By CAPT Samuel F. Wright, JAGC, USN (Ret.)
President Obama has nominated Larry Romo, a retired Air Force Lieutenant Colonel from San Antonio, to be the next Director of the Selective Service System. The nomination will require Senate confirmation, and it is expected that he will be confirmed easily.
Congress abolished the draft in 1973, and the Selective Service System then went into a “deep drawdown” mode. In 1979, after the Soviet invasion of Afghanistan, President Carter reactivated the Selective Service System and reinstated draft registration. Young men are required to register upon turning 18. Compliance rates vary, but in recent years Congress has provided that draft registration is a condition precedent to eligibility for certain government benefits, including student loans and grants. Tying registration to grants has improved the rate of compliance with the registration requirement.
ROA Resolution 08-21 urges Congress to provide full funding for the Selective Service System, and Resolution 08-17 urges Congress to enact legislation tying Selective Service registration to eligibility to obtain a driver’s license or state identification card. ROA fully supports the registration requirement. In the unlikely but certainly not inconceivable event that the draft must be reinstated, because of some dire national emergency, having the young men registered would save very valuable time in getting them inducted, trained, and sent where needed.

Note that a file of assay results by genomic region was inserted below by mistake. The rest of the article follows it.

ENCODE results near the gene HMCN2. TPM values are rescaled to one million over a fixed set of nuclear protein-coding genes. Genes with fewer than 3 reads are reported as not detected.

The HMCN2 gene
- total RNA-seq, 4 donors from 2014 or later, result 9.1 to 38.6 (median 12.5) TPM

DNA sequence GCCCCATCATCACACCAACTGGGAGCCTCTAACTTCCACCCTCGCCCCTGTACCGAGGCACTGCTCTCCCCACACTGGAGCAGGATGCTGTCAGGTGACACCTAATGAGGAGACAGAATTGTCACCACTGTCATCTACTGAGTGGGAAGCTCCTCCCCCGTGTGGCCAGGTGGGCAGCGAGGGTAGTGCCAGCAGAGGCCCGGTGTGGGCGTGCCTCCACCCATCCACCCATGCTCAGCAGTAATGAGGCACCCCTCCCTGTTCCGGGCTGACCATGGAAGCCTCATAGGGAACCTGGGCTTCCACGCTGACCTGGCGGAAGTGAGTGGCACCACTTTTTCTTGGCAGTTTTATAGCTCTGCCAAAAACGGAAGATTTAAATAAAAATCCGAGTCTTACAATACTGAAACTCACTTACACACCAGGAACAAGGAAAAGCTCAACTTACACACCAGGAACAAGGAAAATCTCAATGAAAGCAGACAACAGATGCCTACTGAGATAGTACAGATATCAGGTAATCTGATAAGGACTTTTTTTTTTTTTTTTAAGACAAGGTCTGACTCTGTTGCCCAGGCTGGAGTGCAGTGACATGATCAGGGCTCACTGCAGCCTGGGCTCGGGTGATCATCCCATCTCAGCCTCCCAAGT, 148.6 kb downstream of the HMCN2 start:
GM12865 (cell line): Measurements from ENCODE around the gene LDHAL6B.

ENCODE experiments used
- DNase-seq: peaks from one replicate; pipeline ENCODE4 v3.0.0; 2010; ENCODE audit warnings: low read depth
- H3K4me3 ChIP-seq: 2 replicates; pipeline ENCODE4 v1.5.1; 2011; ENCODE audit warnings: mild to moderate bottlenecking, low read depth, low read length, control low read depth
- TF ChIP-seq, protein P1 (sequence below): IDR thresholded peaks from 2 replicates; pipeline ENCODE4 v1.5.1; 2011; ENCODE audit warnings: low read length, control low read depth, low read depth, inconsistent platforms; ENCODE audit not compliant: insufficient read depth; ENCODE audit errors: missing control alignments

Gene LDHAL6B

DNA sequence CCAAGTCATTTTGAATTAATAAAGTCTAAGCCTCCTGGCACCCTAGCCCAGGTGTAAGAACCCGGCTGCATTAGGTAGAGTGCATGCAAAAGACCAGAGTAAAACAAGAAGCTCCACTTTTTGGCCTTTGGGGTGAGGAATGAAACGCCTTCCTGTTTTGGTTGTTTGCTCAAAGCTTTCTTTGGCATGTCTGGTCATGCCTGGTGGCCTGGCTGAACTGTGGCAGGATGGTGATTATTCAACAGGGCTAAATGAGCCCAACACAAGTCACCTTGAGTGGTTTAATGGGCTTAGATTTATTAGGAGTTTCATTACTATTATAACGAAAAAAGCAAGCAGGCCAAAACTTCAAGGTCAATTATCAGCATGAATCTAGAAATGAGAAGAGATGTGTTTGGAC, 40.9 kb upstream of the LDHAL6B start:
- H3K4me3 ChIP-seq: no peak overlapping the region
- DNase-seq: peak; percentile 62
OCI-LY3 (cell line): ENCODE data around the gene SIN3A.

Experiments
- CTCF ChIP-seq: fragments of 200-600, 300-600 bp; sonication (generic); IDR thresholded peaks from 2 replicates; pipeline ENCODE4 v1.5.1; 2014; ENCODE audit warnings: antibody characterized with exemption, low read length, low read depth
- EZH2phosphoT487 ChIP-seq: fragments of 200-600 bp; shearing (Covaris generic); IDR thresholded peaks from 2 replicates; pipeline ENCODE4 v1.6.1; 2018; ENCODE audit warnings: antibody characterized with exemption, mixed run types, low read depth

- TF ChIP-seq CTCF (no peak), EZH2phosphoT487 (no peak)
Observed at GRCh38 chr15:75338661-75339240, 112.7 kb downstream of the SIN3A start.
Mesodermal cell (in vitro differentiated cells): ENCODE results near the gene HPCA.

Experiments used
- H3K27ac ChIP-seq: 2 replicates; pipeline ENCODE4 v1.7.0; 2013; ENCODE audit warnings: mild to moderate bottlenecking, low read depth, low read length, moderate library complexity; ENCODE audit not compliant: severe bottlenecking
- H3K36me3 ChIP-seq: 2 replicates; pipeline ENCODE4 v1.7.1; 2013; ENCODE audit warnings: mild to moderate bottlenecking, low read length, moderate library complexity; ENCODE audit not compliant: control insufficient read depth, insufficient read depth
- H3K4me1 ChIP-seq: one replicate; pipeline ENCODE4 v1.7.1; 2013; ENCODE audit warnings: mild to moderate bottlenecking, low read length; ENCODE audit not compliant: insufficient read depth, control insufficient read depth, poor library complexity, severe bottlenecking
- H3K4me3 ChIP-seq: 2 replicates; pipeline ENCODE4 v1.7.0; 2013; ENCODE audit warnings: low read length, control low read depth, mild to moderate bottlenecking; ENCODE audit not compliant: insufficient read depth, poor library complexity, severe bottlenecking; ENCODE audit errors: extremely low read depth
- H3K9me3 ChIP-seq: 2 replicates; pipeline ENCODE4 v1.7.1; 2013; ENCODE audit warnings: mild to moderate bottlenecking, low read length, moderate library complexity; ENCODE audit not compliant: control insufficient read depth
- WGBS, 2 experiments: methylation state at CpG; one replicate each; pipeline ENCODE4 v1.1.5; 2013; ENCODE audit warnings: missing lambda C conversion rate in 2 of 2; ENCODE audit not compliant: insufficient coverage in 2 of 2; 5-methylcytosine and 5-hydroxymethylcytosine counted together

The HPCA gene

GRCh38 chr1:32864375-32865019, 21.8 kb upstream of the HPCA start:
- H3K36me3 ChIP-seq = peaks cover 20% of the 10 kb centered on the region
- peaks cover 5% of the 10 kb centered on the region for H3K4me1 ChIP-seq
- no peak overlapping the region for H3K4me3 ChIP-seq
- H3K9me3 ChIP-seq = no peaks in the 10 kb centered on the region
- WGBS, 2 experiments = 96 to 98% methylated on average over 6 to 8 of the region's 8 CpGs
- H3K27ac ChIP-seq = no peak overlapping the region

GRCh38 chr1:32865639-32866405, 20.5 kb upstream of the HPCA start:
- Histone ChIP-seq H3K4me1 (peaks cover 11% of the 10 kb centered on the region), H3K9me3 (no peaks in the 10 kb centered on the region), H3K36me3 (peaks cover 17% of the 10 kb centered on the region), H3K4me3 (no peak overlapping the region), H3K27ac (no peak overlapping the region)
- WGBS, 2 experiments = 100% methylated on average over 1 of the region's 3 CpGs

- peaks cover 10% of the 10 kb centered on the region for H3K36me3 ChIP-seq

During the Cold War, National Guard and Reserve forces provided our nation’s strategic reserve. If a major worldwide conflagration broke out, these Guard and Reserve units would be mobilized, but they were not mobilized for lesser military contingencies, including the Vietnam War.
Since the terrorist attacks of September 11, 2001, our National Guard and Reserve forces have been transformed from a strategic reserve to an operational reserve, and more than 740,000 Guard and Reserve personnel have been called to the colors, some more than once. Since the National Guard and Reserve have become the operational reserve, where is the strategic reserve? Our members frequently ask this question.
In my opinion, the registrants in the Selective Service System should be considered part of the Strategic Reserve. If a major, worldwide war were to break out, Congress would reinstate the draft the young men who have registered would be drafted. I don’t want to understate the difficulties involved in this approach. These young men have received no military training, and many are unable to meet the health and fitness standards of our Armed Forces. But in a really dire emergency, this is what it would come to. Fully funding the Selective Service System and requiring registration in advance are a small price to pay for this insurance policy.